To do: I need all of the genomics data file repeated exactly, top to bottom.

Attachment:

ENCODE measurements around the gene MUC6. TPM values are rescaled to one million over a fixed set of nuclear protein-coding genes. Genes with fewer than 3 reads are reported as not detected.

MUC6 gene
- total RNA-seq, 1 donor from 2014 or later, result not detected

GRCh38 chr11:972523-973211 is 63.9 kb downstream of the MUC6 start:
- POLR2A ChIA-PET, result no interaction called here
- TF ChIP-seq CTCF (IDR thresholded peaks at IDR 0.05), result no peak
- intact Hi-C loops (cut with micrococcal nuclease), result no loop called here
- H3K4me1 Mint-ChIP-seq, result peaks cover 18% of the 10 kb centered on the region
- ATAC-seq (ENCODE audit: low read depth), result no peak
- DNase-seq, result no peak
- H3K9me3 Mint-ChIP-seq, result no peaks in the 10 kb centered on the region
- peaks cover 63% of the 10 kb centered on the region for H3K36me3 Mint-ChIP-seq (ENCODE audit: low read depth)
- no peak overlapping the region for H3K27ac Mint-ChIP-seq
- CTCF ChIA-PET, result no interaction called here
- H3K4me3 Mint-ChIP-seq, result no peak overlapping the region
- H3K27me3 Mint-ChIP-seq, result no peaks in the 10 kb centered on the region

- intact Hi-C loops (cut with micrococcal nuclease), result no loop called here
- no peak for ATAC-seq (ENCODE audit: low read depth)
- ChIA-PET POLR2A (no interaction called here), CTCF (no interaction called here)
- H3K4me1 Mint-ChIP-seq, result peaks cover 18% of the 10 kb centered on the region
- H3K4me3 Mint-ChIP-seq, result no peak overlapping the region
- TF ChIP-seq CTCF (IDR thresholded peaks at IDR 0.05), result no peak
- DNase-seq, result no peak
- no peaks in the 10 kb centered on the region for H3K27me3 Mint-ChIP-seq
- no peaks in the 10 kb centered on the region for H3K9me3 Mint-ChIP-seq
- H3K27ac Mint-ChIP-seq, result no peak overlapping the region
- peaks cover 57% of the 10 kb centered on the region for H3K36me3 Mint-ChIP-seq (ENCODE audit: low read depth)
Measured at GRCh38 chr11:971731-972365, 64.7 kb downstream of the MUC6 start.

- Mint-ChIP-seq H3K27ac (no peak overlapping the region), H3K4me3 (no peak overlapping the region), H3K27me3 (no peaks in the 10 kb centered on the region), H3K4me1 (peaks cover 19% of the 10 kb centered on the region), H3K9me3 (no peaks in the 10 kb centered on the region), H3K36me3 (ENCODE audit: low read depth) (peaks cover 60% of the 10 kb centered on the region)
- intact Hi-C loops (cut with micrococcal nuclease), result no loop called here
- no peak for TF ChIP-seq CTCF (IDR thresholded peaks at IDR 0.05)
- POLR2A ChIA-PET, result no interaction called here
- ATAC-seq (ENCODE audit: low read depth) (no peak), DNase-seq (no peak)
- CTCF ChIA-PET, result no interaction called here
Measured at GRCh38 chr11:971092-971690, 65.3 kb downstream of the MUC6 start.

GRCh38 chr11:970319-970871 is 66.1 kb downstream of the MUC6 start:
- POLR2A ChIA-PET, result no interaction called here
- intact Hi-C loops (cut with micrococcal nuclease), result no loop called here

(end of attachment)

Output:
ENCODE measurements around the gene MUC6. TPM values are rescaled to one million over a fixed set of nuclear protein-coding genes. Genes with fewer than 3 reads are reported as not detected.

MUC6 gene
- total RNA-seq, 1 donor from 2014 or later, result not detected

GRCh38 chr11:972523-973211 is 63.9 kb downstream of the MUC6 start:
- POLR2A ChIA-PET, result no interaction called here
- TF ChIP-seq CTCF (IDR thresholded peaks at IDR 0.05), result no peak
- intact Hi-C loops (cut with micrococcal nuclease), result no loop called here
- H3K4me1 Mint-ChIP-seq, result peaks cover 18% of the 10 kb centered on the region
- ATAC-seq (ENCODE audit: low read depth), result no peak
- DNase-seq, result no peak
- H3K9me3 Mint-ChIP-seq, result no peaks in the 10 kb centered on the region
- peaks cover 63% of the 10 kb centered on the region for H3K36me3 Mint-ChIP-seq (ENCODE audit: low read depth)
- no peak overlapping the region for H3K27ac Mint-ChIP-seq
- CTCF ChIA-PET, result no interaction called here
- H3K4me3 Mint-ChIP-seq, result no peak overlapping the region
- H3K27me3 Mint-ChIP-seq, result no peaks in the 10 kb centered on the region

- intact Hi-C loops (cut with micrococcal nuclease), result no loop called here
- no peak for ATAC-seq (ENCODE audit: low read depth)
- ChIA-PET POLR2A (no interaction called here), CTCF (no interaction called here)
- H3K4me1 Mint-ChIP-seq, result peaks cover 18% of the 10 kb centered on the region
- H3K4me3 Mint-ChIP-seq, result no peak overlapping the region
- TF ChIP-seq CTCF (IDR thresholded peaks at IDR 0.05), result no peak
- DNase-seq, result no peak
- no peaks in the 10 kb centered on the region for H3K27me3 Mint-ChIP-seq
- no peaks in the 10 kb centered on the region for H3K9me3 Mint-ChIP-seq
- H3K27ac Mint-ChIP-seq, result no peak overlapping the region
- peaks cover 57% of the 10 kb centered on the region for H3K36me3 Mint-ChIP-seq (ENCODE audit: low read depth)
Measured at GRCh38 chr11:971731-972365, 64.7 kb downstream of the MUC6 start.

- Mint-ChIP-seq H3K27ac (no peak overlapping the region), H3K4me3 (no peak overlapping the region), H3K27me3 (no peaks in the 10 kb centered on the region), H3K4me1 (peaks cover 19% of the 10 kb centered on the region), H3K9me3 (no peaks in the 10 kb centered on the region), H3K36me3 (ENCODE audit: low read depth) (peaks cover 60% of the 10 kb centered on the region)
- intact Hi-C loops (cut with micrococcal nuclease), result no loop called here
- no peak for TF ChIP-seq CTCF (IDR thresholded peaks at IDR 0.05)
- POLR2A ChIA-PET, result no interaction called here
- ATAC-seq (ENCODE audit: low read depth) (no peak), DNase-seq (no peak)
- CTCF ChIA-PET, result no interaction called here
Measured at GRCh38 chr11:971092-971690, 65.3 kb downstream of the MUC6 start.

GRCh38 chr11:970319-970871 is 66.1 kb downstream of the MUC6 start:
- POLR2A ChIA-PET, result no interaction called here
- intact Hi-C loops (cut with micrococcal nuclease), result no loop called here